tax deduction

Populating the Earth
Although deducting baby formula and diapers are out of the question, there are some tax benefits for your little one. The child tax credit is available for parents with children under the age of 17, and is equal to $1,000 per child, subject to a phaseout once income gets too high. In addition, you will be able to claim a dependent exemption of $3,900 on your federal return and $3,950 on your state return. Assuming a 20% effective tax rate and 4.25% state tax rate, little Bobby or Suzie could be worth almost $1,950 a year in tax savings. That should cover a month’s supply of diapers, right?
If your company offers a Flexible Spending Account (FSA), do not pass up the opportunity to take advantage. Use this to cover co-pays, prescription drugs, or even those well baby checkups. You can elect to contribute up to $2,500 a year to an FSA, which saves not only federal and state income taxes, but also social security and Medicare taxes. A young professional could easily save $700 or more by participating.

Investments

Retirement Planning
Deductions and tax credits are a great thing; however, you do not want to forget about deferrals. This is where you defer taxes on your income, which is primarily done through investing in qualified retirement plans. Retirement vehicles such as 401(k)s and Traditional IRAs defer taxes and allow your money to be invested and grow, with taxes not being due until you actually use the money in retirement. Young professionals these days need to adopt a retirement saving strategy early in their careers and stick with it. Many times I see young professionals drawing from their retirement accounts — and paying penalties and taxes — to fund living expenses. This should absolutely be a last resort. Get in the habit of contributing to a retirement plan and let it grow. As your income increases, so too should your contributions. For example, if you get a 3% raise, increase your retirement contributions by 1%. The days of relying on pensions and social security have passed; young professionals must develop their own retirement savings plans.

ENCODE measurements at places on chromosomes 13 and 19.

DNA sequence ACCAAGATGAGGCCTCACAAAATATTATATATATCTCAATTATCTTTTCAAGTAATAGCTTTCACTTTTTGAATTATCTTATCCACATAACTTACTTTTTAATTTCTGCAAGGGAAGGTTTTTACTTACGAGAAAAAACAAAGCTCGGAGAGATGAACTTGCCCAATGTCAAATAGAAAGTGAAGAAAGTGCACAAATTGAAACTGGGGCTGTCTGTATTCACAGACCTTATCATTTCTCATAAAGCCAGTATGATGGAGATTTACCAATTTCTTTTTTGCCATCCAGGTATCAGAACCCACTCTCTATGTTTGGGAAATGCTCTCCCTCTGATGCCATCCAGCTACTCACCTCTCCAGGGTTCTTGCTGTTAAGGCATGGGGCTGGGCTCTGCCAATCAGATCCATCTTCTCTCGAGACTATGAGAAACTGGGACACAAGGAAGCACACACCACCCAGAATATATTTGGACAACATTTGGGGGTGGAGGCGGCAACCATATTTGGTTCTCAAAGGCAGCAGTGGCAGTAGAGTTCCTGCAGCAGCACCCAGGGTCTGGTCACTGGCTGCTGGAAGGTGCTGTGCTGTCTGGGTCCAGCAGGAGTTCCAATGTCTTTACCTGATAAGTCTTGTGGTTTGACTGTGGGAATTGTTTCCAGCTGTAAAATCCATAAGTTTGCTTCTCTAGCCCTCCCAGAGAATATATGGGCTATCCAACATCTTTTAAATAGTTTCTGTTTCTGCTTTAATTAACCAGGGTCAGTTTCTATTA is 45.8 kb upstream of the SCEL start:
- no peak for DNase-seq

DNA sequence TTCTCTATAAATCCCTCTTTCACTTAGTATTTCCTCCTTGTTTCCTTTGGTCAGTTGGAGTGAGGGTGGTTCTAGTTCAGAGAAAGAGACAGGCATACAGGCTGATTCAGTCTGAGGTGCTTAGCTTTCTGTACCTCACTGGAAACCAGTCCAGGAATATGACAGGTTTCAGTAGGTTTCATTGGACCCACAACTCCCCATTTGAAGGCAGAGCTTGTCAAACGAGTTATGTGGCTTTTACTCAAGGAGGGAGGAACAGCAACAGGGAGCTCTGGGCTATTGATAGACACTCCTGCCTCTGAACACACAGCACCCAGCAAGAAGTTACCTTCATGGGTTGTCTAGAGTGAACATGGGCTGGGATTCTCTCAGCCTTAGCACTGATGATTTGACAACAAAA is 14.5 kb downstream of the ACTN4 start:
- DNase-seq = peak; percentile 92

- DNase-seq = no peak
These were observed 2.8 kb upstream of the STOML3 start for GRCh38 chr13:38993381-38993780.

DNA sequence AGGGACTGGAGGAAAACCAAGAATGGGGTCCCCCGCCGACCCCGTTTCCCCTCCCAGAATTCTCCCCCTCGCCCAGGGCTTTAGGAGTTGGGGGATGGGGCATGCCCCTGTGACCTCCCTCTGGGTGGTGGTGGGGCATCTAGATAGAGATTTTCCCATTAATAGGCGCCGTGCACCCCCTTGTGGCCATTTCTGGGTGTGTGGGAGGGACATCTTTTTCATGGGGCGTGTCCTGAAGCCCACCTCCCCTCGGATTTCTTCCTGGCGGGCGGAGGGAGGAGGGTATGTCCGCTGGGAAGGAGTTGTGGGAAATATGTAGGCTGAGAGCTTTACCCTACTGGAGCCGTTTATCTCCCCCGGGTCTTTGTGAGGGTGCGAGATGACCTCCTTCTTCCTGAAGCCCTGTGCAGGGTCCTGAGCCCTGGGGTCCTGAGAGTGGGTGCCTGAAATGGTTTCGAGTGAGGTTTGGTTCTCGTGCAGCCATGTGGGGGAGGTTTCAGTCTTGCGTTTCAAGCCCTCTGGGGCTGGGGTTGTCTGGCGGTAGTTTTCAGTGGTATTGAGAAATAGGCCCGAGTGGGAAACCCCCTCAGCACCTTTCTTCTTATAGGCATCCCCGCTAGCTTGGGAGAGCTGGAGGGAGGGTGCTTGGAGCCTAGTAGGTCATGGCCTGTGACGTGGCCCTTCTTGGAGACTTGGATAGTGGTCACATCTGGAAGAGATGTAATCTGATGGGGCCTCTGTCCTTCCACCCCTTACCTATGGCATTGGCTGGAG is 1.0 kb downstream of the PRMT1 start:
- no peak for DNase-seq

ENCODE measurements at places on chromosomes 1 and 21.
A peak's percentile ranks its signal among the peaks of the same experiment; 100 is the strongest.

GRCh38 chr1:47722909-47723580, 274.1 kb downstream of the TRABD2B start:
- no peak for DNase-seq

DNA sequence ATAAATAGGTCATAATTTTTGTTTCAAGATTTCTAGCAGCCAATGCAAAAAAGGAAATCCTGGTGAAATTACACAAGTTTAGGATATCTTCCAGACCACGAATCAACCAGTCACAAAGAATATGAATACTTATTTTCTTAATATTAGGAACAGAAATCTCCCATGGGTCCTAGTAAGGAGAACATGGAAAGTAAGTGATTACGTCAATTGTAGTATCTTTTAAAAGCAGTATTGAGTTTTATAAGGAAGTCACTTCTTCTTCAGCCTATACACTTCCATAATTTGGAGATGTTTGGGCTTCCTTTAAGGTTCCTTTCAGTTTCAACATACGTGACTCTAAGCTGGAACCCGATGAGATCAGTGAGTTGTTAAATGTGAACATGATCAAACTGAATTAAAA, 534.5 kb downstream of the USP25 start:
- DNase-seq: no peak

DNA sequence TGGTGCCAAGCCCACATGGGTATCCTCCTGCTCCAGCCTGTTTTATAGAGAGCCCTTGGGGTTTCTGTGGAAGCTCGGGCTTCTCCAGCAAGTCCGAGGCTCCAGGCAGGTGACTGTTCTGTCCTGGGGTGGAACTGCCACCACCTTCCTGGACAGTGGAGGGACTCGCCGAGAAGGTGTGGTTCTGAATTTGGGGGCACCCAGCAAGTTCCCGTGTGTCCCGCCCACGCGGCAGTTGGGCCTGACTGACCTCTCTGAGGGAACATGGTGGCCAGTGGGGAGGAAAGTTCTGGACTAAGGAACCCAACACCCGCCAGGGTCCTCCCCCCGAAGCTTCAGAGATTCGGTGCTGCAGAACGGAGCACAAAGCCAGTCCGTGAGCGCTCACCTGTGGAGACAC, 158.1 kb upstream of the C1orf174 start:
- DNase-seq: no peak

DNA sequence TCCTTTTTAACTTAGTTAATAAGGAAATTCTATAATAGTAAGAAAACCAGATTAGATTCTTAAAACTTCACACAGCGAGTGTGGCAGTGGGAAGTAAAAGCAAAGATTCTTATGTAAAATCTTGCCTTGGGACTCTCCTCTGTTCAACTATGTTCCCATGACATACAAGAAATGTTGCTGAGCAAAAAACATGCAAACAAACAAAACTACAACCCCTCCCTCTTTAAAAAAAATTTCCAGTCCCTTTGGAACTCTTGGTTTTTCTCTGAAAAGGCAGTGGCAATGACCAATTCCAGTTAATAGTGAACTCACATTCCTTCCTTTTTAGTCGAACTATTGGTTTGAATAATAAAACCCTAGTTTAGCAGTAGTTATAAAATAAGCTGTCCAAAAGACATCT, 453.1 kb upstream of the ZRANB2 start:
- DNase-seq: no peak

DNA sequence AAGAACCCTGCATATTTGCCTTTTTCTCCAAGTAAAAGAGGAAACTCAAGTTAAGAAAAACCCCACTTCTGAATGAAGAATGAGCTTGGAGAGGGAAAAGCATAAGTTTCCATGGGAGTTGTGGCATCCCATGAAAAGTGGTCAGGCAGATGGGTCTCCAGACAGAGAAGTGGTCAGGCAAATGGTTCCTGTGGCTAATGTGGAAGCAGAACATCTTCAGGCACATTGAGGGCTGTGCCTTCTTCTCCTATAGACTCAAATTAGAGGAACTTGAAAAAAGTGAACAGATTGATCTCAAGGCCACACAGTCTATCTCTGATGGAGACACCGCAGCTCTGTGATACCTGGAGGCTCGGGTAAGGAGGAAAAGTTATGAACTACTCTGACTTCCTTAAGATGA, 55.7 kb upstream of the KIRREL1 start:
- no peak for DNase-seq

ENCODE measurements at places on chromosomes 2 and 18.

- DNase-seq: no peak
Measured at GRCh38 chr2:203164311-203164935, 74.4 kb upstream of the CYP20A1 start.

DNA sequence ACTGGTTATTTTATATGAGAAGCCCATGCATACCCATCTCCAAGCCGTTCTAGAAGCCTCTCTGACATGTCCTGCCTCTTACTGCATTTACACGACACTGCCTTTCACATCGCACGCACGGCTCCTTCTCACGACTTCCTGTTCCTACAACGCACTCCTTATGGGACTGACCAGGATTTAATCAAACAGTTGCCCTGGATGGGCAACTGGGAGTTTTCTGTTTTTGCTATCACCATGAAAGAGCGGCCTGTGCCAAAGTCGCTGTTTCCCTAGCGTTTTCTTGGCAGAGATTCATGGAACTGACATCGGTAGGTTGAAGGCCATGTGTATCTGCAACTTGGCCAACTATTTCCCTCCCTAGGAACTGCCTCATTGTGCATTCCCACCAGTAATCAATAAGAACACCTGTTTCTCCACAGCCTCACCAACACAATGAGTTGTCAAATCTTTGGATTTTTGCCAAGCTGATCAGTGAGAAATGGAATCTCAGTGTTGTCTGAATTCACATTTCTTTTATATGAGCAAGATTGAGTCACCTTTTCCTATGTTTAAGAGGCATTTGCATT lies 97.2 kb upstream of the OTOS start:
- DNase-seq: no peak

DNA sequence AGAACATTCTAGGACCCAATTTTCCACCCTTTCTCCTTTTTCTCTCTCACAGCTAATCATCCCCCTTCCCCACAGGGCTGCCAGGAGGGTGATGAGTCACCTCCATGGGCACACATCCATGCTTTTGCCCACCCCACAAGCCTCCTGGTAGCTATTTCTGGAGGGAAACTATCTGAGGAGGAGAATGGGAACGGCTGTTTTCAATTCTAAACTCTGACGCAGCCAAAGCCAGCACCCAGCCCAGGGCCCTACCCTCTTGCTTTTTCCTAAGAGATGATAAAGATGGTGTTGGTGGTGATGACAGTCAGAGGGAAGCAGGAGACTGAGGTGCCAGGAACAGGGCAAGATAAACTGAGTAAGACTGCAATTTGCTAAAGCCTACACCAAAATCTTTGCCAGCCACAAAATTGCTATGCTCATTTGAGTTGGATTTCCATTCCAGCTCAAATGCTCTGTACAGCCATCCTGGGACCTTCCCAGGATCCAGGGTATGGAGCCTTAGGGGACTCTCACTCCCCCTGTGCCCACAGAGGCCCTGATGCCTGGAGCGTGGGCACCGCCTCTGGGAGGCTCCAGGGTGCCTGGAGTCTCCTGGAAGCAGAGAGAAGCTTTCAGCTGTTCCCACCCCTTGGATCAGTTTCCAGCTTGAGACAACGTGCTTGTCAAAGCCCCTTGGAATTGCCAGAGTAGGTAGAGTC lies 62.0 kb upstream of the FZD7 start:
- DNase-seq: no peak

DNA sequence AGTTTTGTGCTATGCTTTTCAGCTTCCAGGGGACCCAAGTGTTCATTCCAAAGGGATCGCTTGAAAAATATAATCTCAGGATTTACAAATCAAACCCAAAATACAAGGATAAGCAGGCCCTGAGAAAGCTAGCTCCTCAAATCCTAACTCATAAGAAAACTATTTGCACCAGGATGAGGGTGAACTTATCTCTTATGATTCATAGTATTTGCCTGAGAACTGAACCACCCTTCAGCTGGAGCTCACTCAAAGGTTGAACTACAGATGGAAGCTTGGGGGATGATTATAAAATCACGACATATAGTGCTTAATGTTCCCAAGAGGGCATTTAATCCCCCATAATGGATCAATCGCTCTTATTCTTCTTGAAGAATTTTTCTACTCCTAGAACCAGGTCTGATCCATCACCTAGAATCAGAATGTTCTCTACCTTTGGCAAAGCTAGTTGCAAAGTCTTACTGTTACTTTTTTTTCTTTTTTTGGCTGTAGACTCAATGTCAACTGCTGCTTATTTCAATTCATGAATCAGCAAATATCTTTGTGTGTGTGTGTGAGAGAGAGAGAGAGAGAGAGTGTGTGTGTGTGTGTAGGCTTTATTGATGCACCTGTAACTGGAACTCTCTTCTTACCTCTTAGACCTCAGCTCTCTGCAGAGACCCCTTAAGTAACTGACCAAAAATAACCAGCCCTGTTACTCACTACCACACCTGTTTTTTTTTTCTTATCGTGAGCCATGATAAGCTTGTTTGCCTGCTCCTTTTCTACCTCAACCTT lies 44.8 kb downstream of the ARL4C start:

Where to Now? My Thoughts
Although this blog is about taxes, I would like to expand it to include all aspects of a young professional’s personal and financial life. Young professionals are faced with a lot of changes when they enter the “real world.” They should not hesitateto seek advice from other young professionals early on in their careers. Develop relationships with an attorney, a mortgage lender, an insurance agent, a financial advisor, a CPA, a real estate agent, a primary care physician, an auto salesperson, etc. By utilizing a young professional for these types of services, you can develop a long-term relationship and grow together as they are learning their craft too. The most successful relationships that I see in my line of work are those that began many years ago and developed over time. Begin developing your professional relationships today. And regarding the Free Beer, if you ever want to talk taxes, let me know and I will buy you a beer.

Haag, JohnJohn W. Haag, Sr., CPA/ABV, CVA, CFF, is a Principal in charge of the Management Advisory Services group of the Midland office of Yeo & Yeo CPAs and Business Consultants. He is a co-leader of the firm’s Valuation & Litigation Support team. John has specialization in business valuations, litigation support, business plans and start-ups, troubled debt restructuring, mergers and acquisitions, and management studies. He is a Certified Valuation Analyst and holds the designation of Certified in Financial Forensics from the American Institute of Certified Public Accountants.

Contact John via e-mail at johhaa@yeoandyeo.com or call 800.701.3574.

Advertisements

2 Responses to “FREE BEER!!!! [Quarter Life Crisis Guest Post]”

  1. Jessica L. Robinson March 3, 2014 at 1:26 pm #

    haha! you really did trick me into getting started reading the article. And I’m glad it worked. Very informative.

Trackbacks/Pingbacks

  1. Taxes…I Never Know What I am Doing | Midland Young Professionals - March 4, 2014

    […] at Yeo & Yeo CPA’s & Business Consultants, was a guest blogger for us and he wrote a very useful, informative and entertaining post with some tax tips for young professionals. If this past year you bought a house, got married, had […]

Leave a Reply

Fill in your details below or click an icon to log in:

WordPress.com Logo

You are commenting using your WordPress.com account. Log Out / Change )

Twitter picture

You are commenting using your Twitter account. Log Out / Change )

Facebook photo

You are commenting using your Facebook account. Log Out / Change )

Google+ photo

You are commenting using your Google+ account. Log Out / Change )

Connecting to %s

%d bloggers like this: